The effects on the ecosystem will be enormous and Argentina will lead -as it did with the neoliberal politics of privatization, the destruction of the State, deindustrialisation and national recolonization prompted by the IMF and the WB, that brought us to the catastrophe of 2001 which we still suffer from- the group of the countries most devastated by the destructive and irrational actions on the environment by the multinationals.
RR soya monoculture has already led to a great loss in varieties and populations of national corn varieties selected for decades by the work of our technicians and chacareros, by the simple fact that people stopped sowing them or replaced them with less adaptive hybrids, even when they were more productive. With regards to fertilizers and herbicides producers are obliged to be more dependant on the businesses, increasing the loss of national and individual food sovereignty (soberanía alimentaría). The genetically modified contamination of a species of wild polinization like the corn will be irreversible and its effects will be payed for by the future generations of Argentines and of other latin-americans who will be contaminated by ‘our’ RR corn, as they already have by RR soya.
Surely the appearance of resistant superweeds, of new allergies, autoimmune illnesses or cancers should be added to the ‘external’ costs of ‘soya-cornisation’. Hunger, misery and the hundred Argentines killed daily for those reasons since 1990 are no more than parts of the ‘measure of suffering’ calculated by the IMF economists for their ‘structural changes’.
Special report: Alberto Lapolla – Former Genetic engineer lecturer of the UBA
Marcela y Carmen de AMMAR-Capital
On July 16, after a demonstration in the doors of the legislature of buenos aires, Marcela and Carmen were detained near Moreno and Balcarce. They were arrested while buying something in a newsstand. They were approached by two men, that grabbed one of them from behind and pushed her onto a chair making a gesture to keep silent. The women had no idea that these men were police, they believed they were being robbed. Apparently the police were given the order “to stealthily follow the demonstrators, until they left the area and then arrest them.”
Now they are imprisoned in the jail at Ezeiza with the charge of aggravated coercion (a crime introduced to the penal code by the de facto government of General Ongania) with sentences from 5 to 10 years. The examining magistrate (Jueza de instrucción), Silvia Nora Ramond, before declaring herself incompetent and pardoning the actions of the federal justice, suggested preventive imprisonment. In the expedient the only evidence that supports these detentions are the spoken reports of 96 civil police from stations 16, 17, 18, 34 and 22. And these are only some of the 300 troops which were there on July 16. Among these police, a few stand accuses of committing murder during the repression of December 20, 2001. Among them is the sub-commissioner Ernesto Weber, of station number 1, who as chief of the Federal Body of Operations (Cuerpo de Operaciones de la Federa) had an important role in the repression produced in the Av. de Mayo, where various demonstrators were murdered.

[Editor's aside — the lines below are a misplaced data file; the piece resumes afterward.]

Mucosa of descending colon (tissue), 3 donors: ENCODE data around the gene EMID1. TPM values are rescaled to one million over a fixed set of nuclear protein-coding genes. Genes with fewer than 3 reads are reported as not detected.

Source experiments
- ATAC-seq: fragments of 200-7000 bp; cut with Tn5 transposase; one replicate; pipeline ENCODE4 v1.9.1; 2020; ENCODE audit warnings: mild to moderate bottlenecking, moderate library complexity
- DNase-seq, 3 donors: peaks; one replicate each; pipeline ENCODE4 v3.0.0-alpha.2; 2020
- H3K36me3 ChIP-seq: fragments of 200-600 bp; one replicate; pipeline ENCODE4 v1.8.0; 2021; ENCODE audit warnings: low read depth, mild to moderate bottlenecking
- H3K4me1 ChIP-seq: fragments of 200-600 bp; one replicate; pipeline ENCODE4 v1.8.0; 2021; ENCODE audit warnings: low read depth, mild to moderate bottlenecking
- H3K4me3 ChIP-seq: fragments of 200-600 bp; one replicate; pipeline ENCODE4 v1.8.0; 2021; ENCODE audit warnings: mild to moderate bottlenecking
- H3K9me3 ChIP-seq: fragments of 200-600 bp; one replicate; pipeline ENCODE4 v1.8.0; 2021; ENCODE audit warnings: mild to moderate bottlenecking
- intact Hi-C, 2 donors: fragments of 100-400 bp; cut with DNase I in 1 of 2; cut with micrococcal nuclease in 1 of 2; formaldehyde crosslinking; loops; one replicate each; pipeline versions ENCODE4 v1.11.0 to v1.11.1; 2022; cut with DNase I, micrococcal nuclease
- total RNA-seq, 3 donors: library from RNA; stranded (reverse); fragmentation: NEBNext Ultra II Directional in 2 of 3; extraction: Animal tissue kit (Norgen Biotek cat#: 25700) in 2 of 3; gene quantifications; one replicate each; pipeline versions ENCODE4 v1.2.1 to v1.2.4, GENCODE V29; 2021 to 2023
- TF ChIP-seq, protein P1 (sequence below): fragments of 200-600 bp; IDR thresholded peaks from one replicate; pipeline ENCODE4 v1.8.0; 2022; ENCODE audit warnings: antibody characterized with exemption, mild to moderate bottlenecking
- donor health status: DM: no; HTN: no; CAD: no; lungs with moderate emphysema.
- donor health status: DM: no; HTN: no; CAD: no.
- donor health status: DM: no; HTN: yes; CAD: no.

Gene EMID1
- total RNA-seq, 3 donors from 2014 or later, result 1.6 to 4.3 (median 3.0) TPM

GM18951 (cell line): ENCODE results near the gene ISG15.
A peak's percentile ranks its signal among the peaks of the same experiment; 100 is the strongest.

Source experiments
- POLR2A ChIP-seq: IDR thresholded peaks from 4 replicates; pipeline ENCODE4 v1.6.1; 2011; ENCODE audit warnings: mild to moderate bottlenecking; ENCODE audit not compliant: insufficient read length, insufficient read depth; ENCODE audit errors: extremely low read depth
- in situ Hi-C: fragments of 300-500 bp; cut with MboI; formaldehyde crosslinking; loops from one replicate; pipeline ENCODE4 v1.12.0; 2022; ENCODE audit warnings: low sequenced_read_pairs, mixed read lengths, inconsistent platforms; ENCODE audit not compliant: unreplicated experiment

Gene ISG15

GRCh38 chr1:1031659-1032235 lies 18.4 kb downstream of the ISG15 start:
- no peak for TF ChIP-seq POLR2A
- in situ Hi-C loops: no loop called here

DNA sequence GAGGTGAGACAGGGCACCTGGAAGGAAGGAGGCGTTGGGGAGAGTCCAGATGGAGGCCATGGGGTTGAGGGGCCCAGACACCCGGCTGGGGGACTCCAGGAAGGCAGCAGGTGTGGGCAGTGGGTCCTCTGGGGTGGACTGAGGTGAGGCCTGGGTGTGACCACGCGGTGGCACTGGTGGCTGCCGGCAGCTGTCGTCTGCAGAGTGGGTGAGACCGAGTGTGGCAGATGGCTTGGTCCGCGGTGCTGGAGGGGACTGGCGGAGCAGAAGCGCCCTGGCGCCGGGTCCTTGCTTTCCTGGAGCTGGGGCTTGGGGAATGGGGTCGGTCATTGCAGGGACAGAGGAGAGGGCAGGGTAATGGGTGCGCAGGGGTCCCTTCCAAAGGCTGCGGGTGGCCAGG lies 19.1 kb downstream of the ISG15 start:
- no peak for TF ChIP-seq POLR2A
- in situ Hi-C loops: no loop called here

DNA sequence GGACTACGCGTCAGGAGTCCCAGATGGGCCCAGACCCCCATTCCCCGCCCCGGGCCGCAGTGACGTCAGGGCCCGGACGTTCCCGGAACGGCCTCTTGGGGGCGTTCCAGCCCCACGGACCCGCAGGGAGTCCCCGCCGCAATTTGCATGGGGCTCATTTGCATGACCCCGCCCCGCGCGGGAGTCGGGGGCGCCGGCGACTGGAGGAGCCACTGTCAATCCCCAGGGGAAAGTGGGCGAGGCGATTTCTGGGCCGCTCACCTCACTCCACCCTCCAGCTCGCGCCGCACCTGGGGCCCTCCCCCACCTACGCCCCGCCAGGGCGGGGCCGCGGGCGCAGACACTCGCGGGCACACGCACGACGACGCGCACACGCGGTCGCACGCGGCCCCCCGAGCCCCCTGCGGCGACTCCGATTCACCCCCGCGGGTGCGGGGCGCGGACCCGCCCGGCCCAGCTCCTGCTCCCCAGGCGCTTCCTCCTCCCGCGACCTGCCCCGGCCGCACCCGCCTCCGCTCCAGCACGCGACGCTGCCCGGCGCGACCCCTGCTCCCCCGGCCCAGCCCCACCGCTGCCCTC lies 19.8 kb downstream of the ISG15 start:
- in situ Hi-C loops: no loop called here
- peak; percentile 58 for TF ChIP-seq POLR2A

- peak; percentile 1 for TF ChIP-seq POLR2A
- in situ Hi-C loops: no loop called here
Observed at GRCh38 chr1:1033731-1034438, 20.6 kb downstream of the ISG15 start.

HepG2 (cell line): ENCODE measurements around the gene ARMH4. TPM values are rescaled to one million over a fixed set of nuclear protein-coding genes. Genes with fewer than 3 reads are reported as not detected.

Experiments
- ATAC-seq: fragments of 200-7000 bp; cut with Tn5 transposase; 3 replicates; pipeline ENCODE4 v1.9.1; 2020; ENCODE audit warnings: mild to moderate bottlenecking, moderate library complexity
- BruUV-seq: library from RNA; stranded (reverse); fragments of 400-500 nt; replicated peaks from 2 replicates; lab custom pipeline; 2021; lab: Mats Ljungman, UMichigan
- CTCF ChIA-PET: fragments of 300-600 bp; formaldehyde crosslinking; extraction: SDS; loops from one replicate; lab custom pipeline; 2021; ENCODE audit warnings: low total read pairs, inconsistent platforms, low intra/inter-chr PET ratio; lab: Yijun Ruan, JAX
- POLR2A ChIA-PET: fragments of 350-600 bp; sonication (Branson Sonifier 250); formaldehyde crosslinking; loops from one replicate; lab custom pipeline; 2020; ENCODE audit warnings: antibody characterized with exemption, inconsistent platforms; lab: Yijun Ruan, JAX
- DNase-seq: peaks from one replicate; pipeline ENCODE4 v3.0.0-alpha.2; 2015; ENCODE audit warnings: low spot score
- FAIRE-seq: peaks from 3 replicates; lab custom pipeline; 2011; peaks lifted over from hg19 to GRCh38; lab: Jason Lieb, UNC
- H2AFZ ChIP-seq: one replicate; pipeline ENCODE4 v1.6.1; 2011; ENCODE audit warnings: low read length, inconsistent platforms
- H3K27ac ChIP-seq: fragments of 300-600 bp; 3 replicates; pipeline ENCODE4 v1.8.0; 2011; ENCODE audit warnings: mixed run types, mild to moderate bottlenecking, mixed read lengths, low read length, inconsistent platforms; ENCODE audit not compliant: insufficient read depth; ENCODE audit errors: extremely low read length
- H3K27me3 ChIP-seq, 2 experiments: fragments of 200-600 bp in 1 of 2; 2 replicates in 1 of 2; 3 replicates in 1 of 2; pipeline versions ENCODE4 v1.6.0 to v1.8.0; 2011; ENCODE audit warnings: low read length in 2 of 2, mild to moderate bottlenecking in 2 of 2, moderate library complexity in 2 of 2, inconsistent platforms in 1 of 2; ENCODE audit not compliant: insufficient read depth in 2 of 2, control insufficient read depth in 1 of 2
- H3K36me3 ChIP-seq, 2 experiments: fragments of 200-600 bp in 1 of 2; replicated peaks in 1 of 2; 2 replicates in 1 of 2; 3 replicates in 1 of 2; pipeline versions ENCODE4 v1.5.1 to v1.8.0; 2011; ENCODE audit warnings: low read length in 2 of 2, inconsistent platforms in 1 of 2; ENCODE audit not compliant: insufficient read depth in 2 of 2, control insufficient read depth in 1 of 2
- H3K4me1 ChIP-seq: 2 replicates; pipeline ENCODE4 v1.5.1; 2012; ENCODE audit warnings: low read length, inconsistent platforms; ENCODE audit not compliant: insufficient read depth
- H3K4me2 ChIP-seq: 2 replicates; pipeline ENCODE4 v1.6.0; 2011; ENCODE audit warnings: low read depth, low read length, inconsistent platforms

Carmen and Marcela belong to AMMAR-CAPITAL, an organization of women sex workers who fight against exclusion, and work on productive projects and popular education. On Friday 16 of July when they were detained, they were found at the Legislature where they’ve often been since January, fighting against the modification of the contravencional code that will penalize on-the-street prostitution. For their compañeros, the only reason why they have become imprisoned is because they are fighting for their rights and are not considered normal prisoners, but political prisoners.
AMMAR-CAPITAL are opposed to article 89 of the Contravencional code:
“¿What is prostitution? It is poverty, marginalization and lack of education and with articule that is what would be penalized. The exploitation would be consecrated. When they speak to penalize street prostitution they are promoting the prostitution that takes place behind closed doors and everything that that means: abuse, slavery, violation of rights. One again the weakest would be punished and not the mafias that sexually exploit of women. Because we see that they are not making the same commitment to implement social politics that end exclusion, that is exactly what we have to fight for.”
Diana and Johana Sacayán
Diana and Johana are two trans sisters, activists in the Antidiscriminacion Movement (MAL), who have been imprisoned for more than a month.
Diana, also an activist in the MTL and the PC, has seven accusations against police station 4° of La Matanza for wounds, pressures and threats. These accusations are made in the fiscalias 1, 2, 5 and 7 and are currently being filed. There was even an accusation from the UN, for arbitrary detention. Johana was brutally beaten last year, at the end of the XII GLTTTB Pride March, by two Civil Police.
Diana and Johana are very clear: the reason they have been imprisoned and why they will be in jail for a long time, is a move by the station number 4 to silence them and those who dare to organize and to fight for their rights.